Anti-virus vaccines are apparently the most difficult to develop. Even the annual flu vaccines are “best guesses” based upon the nature of the strain(s) that prevailed the previous year.
Fauci is in another world… He talks, but I don’t believe our pragmatic
President is listening...
Why has nobody just asked Tom Friedman already if we're going to be okay?!ReplyDelete
There was a unique report on a blog that was subsequently taken down explaining that, yes, the Chinese Virus was not the flu, but also not SARS. The post describe s process similar to malaria, but worked a bit differently in which your blood could not bond with oxygen.ReplyDelete
That may explain why malaria meds seem to work very well and ventilators not soo much and that last is appearing to be a vast understatement.
The yahoo reporting flirts, but does not delve into the information from that blog.
"What we’re doing now is not working, and I think making the same mistake over and over is a sign of stupidity,” Dr. Paul Marik told Yahoo News. “If it’s not working, we’ve got to look for something else.”
"Marik is promoting a treatment of his own devising, a combination of corticosteroids and high-dose ascorbic acid, or vitamin C, as a first-line therapy for patients hospitalized with COVID-19. Marik is a respected clinician, chief of Pulmonary and Critical Care Medicine at Eastern Virginia Medical School."
"Marik’s theory is based on an idea that is becoming widespread among researchers: that the cause of death for a significant number of COVID-19 patients, especially younger ones, is severe inflammation of the lungs resulting from an overly vigorous immune-system response."
(The blog noted that this is the body's response to the virus)
"In a video posted to YouTube on March 31, which has been widely circulated and discussed among doctors on the front lines of fighting COVID-19, Cameron Kyle-Sidell, an emergency medicine doctor at Maimonides Medical Center in Brooklyn, explains how, like most health care workers around the U.S., when he first started providing critical care for coronavirus patients in March, he was under the impression that he would be treating patients with a “viral pneumonia infection that would progress into acute respiratory distress syndrome.” It’s based on this understanding, he explained, that doctors in New York and elsewhere have been using ventilators to treat coronavirus patients who suddenly become unable to breath on their own, in the same way that they would treat respiratory failure in people with ARDS.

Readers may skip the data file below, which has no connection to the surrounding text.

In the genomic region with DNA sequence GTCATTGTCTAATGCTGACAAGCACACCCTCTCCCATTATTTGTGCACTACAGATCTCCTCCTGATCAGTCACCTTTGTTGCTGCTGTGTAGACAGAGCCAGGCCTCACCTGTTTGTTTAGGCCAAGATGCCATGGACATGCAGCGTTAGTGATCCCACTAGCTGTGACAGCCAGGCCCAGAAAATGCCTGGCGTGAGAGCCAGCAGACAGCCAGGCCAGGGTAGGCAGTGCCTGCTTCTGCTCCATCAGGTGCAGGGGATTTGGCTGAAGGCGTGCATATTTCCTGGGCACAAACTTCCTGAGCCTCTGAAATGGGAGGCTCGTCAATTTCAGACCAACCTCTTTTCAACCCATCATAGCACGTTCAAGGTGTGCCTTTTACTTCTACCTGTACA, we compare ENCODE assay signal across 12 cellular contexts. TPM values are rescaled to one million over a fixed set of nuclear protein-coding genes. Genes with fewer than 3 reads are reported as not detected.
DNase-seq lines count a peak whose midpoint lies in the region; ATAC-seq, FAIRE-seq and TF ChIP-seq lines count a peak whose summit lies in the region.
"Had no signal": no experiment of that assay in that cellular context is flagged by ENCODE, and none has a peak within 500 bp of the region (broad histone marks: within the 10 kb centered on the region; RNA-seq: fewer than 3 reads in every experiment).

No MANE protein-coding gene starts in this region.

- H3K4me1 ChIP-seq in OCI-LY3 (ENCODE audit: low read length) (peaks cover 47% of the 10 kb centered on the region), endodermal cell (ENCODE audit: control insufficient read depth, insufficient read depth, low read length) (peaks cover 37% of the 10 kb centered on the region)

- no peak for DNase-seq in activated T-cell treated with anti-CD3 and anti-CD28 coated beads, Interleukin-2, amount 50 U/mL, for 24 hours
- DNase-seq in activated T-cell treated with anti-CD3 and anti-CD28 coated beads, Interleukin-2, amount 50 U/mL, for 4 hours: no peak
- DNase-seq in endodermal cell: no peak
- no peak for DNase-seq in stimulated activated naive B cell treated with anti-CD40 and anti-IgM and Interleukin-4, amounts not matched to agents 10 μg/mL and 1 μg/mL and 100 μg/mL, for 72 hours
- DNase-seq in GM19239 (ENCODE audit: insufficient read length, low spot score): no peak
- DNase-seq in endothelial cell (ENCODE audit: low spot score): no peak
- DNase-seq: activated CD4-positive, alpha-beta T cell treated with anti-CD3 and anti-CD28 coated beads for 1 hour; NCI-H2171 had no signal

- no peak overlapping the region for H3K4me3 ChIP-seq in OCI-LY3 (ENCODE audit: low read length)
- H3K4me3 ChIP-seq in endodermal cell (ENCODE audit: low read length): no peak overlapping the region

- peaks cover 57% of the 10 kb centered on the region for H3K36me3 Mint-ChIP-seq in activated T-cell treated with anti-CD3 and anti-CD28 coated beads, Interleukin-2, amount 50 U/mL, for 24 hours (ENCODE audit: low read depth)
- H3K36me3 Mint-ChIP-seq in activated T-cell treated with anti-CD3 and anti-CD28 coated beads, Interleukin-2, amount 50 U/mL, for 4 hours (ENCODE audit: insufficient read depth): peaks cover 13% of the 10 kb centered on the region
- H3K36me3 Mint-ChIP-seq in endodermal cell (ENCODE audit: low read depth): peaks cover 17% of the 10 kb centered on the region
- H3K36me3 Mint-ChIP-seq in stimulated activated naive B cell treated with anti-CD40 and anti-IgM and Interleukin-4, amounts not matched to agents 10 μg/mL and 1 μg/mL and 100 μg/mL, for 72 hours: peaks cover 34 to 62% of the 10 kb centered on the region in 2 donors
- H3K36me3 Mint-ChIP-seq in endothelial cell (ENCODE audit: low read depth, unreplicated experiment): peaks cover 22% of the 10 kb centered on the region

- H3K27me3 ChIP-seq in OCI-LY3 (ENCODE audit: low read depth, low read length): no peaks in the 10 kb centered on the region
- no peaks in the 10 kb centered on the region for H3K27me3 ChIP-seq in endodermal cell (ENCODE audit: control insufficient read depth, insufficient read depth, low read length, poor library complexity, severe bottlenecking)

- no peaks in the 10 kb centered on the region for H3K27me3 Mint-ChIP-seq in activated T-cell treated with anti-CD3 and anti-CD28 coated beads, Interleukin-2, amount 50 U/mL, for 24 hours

However, over the course of nine days, Kyle-Sidell says he concluded that the lung disease developing in patients with COVID-19 was nothing like the typical presentation of ARDS.
COVID-19 lung disease, as far as I can see, is not a pneumonia and should not be treated as one,” said Kyle-Sidell. “Rather, it appears as if some kind of viral-induced disease most resembling high altitude sickness."
(Again, this is what that blog stated and I believe made the same comparison. I just do not have the link to a saved copy of it.)
"Other doctors in the U.S. and Italy have made similar observations about the difference between typical ARDS and loss of oxygen that appears to develop rapidly in COVID-19 patients."
(A loss of oxygen due to the fact blood cannot bind to oxygen)
That was all discussed--including the views of Kyle-Sidell--in the second "must read" at:Delete
Oh, the post I went postal on.Delete
Sorry, couldn't resist that. :-)Delete
Well played. :)Delete